The Next Leap Forward Isn’t Just Innovation

Teams of Distinction do not sit around waiting for orders at every turn. They develop a mind of their own; a mind that serves as a compass for what to do as they encounter unforeseen opportunities and challenges. Some people call this an “innovative” team, others an “empowered” team. We call it an accountable team.

Many teams aren’t accountable because team members don’t feel compelled to be accountable. This might be due to a lack of alignment. Other times, it is because team members are not held accountable or they aren’t clear on who is responsible for what. Even worse, multiple people may feel in charge of the same thing and are embroiled in conflict over it.

We worked with a growing pharmaceutical research company. The management team was not mature in age or experience. We sat in on meetings where they would literally discuss eight different topics in 15 minutes. After the meetings, nothing happened. No one was clear about their responsibilities, goals, or direction. Everyone left feeling like these meetings were a waste of time — because they were! There was no accountability.

So, to help them get started, we implemented RACI charting with the team. RACI charting is a simple way to assign people accountability. For each major task/decision, the team defines:

  • R – Who is Responsible to do the task?
  • A – Who is Accountable for making sure it gets done/has veto power on decisions?
  • C – Who needs to be Consulted so we make the best decision?
  • I – Who should be Informed about the things we’ve done?

In the next meetings, for each topic, we had the team to stop and ask these questions. The resulting clarity unlocked the team’s power, improved the team’s morale, and got them moving forward quickly. You can easily do the same with your team and move forward to becoming a team of distinction.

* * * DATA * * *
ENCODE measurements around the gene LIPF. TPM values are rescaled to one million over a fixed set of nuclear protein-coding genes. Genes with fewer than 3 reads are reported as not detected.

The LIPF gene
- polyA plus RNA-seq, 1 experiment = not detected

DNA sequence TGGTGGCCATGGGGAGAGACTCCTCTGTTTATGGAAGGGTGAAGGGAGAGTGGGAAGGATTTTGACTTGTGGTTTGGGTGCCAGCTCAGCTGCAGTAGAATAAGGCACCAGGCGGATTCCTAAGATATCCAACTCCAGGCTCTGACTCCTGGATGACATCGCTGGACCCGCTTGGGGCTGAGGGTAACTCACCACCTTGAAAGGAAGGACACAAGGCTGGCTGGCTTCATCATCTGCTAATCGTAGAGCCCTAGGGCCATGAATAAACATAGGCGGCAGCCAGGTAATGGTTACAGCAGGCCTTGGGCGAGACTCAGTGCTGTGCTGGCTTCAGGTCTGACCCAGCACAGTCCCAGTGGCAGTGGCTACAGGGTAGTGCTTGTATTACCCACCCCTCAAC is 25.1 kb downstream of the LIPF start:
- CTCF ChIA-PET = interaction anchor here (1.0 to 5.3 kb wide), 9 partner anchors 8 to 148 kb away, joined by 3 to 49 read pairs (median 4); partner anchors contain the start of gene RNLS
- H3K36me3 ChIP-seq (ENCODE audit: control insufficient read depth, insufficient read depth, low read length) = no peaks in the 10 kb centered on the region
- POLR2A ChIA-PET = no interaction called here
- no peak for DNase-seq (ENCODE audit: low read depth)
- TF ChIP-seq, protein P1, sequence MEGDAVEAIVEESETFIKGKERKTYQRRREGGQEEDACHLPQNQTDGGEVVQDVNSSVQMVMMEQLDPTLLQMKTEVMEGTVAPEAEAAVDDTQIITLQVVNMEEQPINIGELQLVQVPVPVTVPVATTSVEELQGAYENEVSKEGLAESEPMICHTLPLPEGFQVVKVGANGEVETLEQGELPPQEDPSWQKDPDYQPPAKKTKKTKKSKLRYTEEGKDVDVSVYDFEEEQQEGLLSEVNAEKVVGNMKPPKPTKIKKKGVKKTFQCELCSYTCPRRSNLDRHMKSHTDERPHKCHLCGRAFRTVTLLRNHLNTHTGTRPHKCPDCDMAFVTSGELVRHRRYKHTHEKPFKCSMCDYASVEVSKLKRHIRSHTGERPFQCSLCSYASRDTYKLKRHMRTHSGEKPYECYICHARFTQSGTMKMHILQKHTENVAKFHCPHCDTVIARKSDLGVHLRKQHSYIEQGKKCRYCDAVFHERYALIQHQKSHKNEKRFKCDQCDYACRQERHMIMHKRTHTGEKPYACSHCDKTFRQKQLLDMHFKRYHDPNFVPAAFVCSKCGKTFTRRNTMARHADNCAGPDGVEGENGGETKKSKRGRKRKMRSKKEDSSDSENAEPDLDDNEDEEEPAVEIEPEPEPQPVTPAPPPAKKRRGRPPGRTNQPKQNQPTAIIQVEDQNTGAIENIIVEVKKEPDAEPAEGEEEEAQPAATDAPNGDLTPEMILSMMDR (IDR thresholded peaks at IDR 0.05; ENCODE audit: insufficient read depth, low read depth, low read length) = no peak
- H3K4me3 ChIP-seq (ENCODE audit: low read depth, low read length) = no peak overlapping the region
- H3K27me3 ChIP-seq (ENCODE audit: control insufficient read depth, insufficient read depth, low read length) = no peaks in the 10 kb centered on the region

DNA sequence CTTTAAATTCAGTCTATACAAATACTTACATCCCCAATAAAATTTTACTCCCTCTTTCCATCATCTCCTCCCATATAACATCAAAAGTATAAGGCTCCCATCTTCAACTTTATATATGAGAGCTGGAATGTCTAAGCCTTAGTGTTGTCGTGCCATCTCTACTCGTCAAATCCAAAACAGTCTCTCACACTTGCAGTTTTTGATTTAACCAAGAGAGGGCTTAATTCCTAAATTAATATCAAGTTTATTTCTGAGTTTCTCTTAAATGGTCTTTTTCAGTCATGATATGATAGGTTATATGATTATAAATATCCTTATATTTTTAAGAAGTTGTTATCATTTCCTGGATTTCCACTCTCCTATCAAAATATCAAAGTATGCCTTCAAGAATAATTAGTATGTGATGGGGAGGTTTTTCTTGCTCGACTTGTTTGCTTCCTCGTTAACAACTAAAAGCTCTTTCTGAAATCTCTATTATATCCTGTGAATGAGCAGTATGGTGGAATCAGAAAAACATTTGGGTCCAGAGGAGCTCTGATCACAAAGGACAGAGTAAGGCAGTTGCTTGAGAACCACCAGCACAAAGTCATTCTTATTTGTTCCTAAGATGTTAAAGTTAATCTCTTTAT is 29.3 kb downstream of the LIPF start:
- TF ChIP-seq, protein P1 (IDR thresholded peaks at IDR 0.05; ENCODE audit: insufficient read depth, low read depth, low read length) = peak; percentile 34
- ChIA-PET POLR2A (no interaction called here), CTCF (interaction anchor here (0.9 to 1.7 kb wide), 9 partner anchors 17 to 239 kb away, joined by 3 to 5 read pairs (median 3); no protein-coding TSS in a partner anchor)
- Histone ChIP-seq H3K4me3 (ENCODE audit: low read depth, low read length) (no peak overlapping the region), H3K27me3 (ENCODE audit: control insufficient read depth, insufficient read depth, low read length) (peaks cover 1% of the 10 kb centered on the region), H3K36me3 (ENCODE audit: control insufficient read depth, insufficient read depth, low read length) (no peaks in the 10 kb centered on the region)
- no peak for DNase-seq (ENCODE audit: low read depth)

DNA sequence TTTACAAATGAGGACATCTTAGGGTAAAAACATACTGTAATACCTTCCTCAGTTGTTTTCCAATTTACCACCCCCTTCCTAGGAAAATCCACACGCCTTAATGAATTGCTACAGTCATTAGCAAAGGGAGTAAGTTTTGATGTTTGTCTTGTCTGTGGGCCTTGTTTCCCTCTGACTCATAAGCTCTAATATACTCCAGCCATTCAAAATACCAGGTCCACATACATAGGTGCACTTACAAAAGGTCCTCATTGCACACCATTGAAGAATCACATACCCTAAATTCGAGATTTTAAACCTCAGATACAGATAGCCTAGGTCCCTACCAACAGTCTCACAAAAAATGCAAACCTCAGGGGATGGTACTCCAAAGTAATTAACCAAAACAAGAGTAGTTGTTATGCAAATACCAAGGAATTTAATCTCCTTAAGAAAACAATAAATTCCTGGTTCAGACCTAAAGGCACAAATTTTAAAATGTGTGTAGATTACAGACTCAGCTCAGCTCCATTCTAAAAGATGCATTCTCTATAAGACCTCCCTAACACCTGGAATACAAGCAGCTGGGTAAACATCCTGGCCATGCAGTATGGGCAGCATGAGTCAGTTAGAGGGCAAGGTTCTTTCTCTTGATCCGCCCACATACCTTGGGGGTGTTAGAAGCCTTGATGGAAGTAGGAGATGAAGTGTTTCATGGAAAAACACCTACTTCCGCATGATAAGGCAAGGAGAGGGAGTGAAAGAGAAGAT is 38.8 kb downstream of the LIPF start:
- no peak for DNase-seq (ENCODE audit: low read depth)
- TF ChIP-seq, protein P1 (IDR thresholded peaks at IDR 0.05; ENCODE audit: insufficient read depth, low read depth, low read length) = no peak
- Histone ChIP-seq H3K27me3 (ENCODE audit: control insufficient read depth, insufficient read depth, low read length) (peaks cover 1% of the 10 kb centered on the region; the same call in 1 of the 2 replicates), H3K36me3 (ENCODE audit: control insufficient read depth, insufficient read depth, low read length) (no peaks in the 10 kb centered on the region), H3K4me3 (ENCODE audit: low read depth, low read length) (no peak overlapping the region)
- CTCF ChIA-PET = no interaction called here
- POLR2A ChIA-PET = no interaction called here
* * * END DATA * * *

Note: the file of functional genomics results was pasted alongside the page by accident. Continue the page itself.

Lawrence Polsky
Lawrence Polsky
Lawrence Polsky is co-founder of Teams of Distinction, a world-renowned firm focused on creating and enhancing organizational cultures, and building teams that collaborate with near perfect synchronicity. He spent 20 years in OD & Learning, teaching thousands of professionals worldwide. His lifelong education in human behavior began at the age of 9 at the kitchen table. With a Master’s in Organization Development, and post-graduate work focusing on the impact of emotions on communication, problem-solving and relationships, Lawrence prides himself on bringing his kitchen table wisdom to boardroom roundtables. He has helped leaders improve results at technical and scientific companies such as Facebook, Pfizer, Dell, Intuit, Bayer, and NASA. You can reach him at or (609)333-0653.


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Susan Rooks

Oh, team meetings are the bane of our existence, @Lawrence Polsky! I like the RACI concept, which gives the structure needed to succeed.

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